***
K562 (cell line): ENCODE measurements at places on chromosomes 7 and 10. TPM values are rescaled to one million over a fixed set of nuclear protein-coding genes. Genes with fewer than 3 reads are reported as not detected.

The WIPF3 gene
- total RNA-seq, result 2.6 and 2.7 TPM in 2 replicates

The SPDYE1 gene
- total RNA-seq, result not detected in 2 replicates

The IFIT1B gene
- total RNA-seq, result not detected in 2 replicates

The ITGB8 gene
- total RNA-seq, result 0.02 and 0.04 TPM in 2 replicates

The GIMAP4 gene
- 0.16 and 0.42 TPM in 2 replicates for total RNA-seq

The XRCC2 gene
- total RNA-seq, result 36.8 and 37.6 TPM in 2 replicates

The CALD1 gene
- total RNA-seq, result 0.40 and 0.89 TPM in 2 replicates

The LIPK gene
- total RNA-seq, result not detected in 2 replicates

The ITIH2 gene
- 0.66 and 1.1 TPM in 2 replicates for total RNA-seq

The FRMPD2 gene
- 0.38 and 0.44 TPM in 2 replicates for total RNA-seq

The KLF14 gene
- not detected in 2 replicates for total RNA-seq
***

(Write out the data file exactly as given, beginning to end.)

K562 (cell line): ENCODE measurements at places on chromosomes 7 and 10. TPM values are rescaled to one million over a fixed set of nuclear protein-coding genes. Genes with fewer than 3 reads are reported as not detected.

The WIPF3 gene
- total RNA-seq, result 2.6 and 2.7 TPM in 2 replicates

The SPDYE1 gene
- total RNA-seq, result not detected in 2 replicates

The IFIT1B gene
- total RNA-seq, result not detected in 2 replicates

The ITGB8 gene
- total RNA-seq, result 0.02 and 0.04 TPM in 2 replicates

The GIMAP4 gene
- 0.16 and 0.42 TPM in 2 replicates for total RNA-seq

The XRCC2 gene
- total RNA-seq, result 36.8 and 37.6 TPM in 2 replicates

The CALD1 gene
- total RNA-seq, result 0.40 and 0.89 TPM in 2 replicates

The LIPK gene
- total RNA-seq, result not detected in 2 replicates

The ITIH2 gene
- 0.66 and 1.1 TPM in 2 replicates for total RNA-seq

The FRMPD2 gene
- 0.38 and 0.44 TPM in 2 replicates for total RNA-seq

The KLF14 gene
- not detected in 2 replicates for total RNA-seq